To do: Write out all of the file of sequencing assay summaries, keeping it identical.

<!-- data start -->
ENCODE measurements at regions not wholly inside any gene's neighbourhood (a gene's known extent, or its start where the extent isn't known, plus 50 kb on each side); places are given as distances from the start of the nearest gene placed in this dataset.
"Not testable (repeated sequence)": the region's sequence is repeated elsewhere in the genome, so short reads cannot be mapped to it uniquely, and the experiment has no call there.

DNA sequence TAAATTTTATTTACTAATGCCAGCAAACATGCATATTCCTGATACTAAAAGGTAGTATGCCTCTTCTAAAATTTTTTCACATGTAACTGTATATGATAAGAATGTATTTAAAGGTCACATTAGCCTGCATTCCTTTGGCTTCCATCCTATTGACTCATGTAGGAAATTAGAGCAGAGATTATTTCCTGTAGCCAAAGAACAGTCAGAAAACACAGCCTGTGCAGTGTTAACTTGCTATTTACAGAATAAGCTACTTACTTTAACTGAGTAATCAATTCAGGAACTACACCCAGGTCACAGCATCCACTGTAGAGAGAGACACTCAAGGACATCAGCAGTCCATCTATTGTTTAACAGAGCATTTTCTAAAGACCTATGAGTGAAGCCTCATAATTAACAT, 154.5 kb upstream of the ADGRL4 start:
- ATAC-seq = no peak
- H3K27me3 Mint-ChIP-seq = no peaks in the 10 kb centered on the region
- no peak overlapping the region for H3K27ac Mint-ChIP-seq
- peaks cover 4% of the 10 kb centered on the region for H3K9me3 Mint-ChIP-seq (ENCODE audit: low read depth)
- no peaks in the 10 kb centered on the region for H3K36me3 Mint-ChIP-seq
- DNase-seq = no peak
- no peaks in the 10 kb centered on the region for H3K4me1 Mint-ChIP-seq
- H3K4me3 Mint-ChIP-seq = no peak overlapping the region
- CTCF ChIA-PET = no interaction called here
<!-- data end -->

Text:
ENCODE measurements at regions not wholly inside any gene's neighbourhood (a gene's known extent, or its start where the extent isn't known, plus 50 kb on each side); places are given as distances from the start of the nearest gene placed in this dataset.
"Not testable (repeated sequence)": the region's sequence is repeated elsewhere in the genome, so short reads cannot be mapped to it uniquely, and the experiment has no call there.

DNA sequence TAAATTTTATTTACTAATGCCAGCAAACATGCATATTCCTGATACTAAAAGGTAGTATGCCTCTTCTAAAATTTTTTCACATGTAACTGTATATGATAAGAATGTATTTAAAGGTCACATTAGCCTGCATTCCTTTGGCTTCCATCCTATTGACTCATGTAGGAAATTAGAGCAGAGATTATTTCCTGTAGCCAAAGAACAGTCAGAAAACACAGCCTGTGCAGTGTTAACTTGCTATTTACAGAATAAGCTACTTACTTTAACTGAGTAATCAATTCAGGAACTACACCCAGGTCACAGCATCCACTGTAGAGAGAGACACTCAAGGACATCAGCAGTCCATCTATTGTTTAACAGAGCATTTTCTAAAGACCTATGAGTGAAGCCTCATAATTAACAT, 154.5 kb upstream of the ADGRL4 start:
- ATAC-seq = no peak
- H3K27me3 Mint-ChIP-seq = no peaks in the 10 kb centered on the region
- no peak overlapping the region for H3K27ac Mint-ChIP-seq
- peaks cover 4% of the 10 kb centered on the region for H3K9me3 Mint-ChIP-seq (ENCODE audit: low read depth)
- no peaks in the 10 kb centered on the region for H3K36me3 Mint-ChIP-seq
- DNase-seq = no peak
- no peaks in the 10 kb centered on the region for H3K4me1 Mint-ChIP-seq
- H3K4me3 Mint-ChIP-seq = no peak overlapping the region
- CTCF ChIA-PET = no interaction called here